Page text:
Many businesses in Thanh Phu District of Ben Tre Province have recently expressed outrage after discovering that the provincial and district’s people’s committee have preferentially allowed a seafood company to delay paying a huge amount of value-added tax over a long time.
Minh Tien Co currently owes VND12 billion worth of VAT tax it had to pay in 2011, according to Vo Van Anh, deputy head of Ben Tre Tax Agency.
Earlier it had asked for an extension on the total tax of VND15 billion, saying its customers had yet to clear their payments.
The company later paid VND3 billion, said Anh, who admitted that Minh Tien Co is not eligible for any tax deferral as per laws.
“However, as the district standing communist party committee, as well as the Thanh Phu District’s and Ben Tre Province’s people’s committees, have sent a document ordering the tax agency to approve the deferral, we have extended the taxpaying time to the beginning of the first quarter of this year,” he said.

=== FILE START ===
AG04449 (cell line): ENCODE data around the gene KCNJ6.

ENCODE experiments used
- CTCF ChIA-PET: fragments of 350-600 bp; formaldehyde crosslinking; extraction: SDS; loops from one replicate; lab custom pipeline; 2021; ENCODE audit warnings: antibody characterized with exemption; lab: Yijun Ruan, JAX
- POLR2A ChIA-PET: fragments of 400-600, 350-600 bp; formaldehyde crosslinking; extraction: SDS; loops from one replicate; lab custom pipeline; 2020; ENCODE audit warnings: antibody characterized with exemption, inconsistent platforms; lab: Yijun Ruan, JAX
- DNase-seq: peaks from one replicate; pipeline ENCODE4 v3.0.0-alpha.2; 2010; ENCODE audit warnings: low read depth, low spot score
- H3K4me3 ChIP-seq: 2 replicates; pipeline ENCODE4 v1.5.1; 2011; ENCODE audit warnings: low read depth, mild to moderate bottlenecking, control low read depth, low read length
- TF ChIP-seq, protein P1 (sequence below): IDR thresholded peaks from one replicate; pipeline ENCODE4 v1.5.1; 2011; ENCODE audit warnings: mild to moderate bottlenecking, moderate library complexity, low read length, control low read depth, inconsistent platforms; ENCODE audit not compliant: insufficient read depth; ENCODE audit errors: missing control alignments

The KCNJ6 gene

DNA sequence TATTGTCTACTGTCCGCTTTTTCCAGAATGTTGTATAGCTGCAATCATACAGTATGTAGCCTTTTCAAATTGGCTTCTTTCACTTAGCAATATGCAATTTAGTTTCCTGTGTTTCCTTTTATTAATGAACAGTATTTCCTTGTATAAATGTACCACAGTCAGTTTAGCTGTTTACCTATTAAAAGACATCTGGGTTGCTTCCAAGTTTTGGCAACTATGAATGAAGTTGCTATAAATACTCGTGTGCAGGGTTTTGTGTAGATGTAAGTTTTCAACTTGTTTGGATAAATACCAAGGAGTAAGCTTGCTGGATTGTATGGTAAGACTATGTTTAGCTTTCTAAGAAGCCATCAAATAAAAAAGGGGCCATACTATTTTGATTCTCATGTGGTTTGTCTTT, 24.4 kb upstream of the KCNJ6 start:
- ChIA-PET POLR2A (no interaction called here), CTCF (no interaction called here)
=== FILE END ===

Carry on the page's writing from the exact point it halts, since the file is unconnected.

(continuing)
However, it is now six months since the deadline, and Minh Tien Co has yet to clear their liability, while the said committees have also done nothing to prompt them to pay.
Tuoi Tre went to Thanh Phu’s people’s committee on June 11, but Vo Van Tien, head of the district’s people’s committee’s secretariat, said the person responsible for the issue will not be available to meet until the end of this month.
According to a source close to Tuoi Tre, on October 4, 2011, Bui Van Lam, chair of Thanh Phu’s people’s committee, chaired a meeting to approve a deferral for Minh Tien Co from June to August 2011 on its VND14 billion VAT tax.
In a meeting a month later, the district standing communist party committee proposed to delay the taxpaying of some businesses to early 2012. The proposal was approved by the province’s people’s committee on January 12.
But Minh Tien Co has since refused to repay their taxes.
Anh, of the tax agency, said he will order the agency in Thanh Phu district to handle the case as per tax laws.
Minh Tien Co will be fined for late taxpaying, he said.
However, the public’s confusion over why a private-owned company can receive such incentives from local authorities remains unanswered, as officials at the district’s people’s committee refused to meet the media.